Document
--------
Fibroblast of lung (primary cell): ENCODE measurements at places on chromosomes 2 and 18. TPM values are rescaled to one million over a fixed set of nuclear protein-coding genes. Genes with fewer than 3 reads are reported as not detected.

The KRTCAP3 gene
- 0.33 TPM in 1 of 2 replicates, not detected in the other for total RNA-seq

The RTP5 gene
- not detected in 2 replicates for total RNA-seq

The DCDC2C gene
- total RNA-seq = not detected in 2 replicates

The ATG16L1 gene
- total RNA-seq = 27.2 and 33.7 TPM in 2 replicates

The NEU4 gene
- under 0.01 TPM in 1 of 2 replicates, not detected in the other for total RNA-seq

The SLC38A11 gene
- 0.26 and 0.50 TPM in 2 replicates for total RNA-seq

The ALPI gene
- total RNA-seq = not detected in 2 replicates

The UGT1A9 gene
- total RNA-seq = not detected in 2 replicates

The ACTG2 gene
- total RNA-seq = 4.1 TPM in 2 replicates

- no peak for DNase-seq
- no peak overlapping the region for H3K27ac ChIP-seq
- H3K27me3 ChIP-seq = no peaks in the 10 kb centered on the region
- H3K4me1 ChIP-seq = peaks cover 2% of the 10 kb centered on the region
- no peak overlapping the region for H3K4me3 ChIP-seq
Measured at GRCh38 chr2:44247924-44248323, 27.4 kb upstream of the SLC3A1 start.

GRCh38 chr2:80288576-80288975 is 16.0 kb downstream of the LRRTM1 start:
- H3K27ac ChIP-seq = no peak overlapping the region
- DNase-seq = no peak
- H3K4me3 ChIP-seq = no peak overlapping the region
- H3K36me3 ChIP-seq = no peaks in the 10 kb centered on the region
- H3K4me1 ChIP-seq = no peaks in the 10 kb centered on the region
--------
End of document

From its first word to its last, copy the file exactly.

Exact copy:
Fibroblast of lung (primary cell): ENCODE measurements at places on chromosomes 2 and 18. TPM values are rescaled to one million over a fixed set of nuclear protein-coding genes. Genes with fewer than 3 reads are reported as not detected.

The KRTCAP3 gene
- 0.33 TPM in 1 of 2 replicates, not detected in the other for total RNA-seq

The RTP5 gene
- not detected in 2 replicates for total RNA-seq

The DCDC2C gene
- total RNA-seq = not detected in 2 replicates

The ATG16L1 gene
- total RNA-seq = 27.2 and 33.7 TPM in 2 replicates

The NEU4 gene
- under 0.01 TPM in 1 of 2 replicates, not detected in the other for total RNA-seq

The SLC38A11 gene
- 0.26 and 0.50 TPM in 2 replicates for total RNA-seq

The ALPI gene
- total RNA-seq = not detected in 2 replicates

The UGT1A9 gene
- total RNA-seq = not detected in 2 replicates

The ACTG2 gene
- total RNA-seq = 4.1 TPM in 2 replicates

- no peak for DNase-seq
- no peak overlapping the region for H3K27ac ChIP-seq
- H3K27me3 ChIP-seq = no peaks in the 10 kb centered on the region
- H3K4me1 ChIP-seq = peaks cover 2% of the 10 kb centered on the region
- no peak overlapping the region for H3K4me3 ChIP-seq
Measured at GRCh38 chr2:44247924-44248323, 27.4 kb upstream of the SLC3A1 start.

GRCh38 chr2:80288576-80288975 is 16.0 kb downstream of the LRRTM1 start:
- H3K27ac ChIP-seq = no peak overlapping the region
- DNase-seq = no peak
- H3K4me3 ChIP-seq = no peak overlapping the region
- H3K36me3 ChIP-seq = no peaks in the 10 kb centered on the region
- H3K4me1 ChIP-seq = no peaks in the 10 kb centered on the region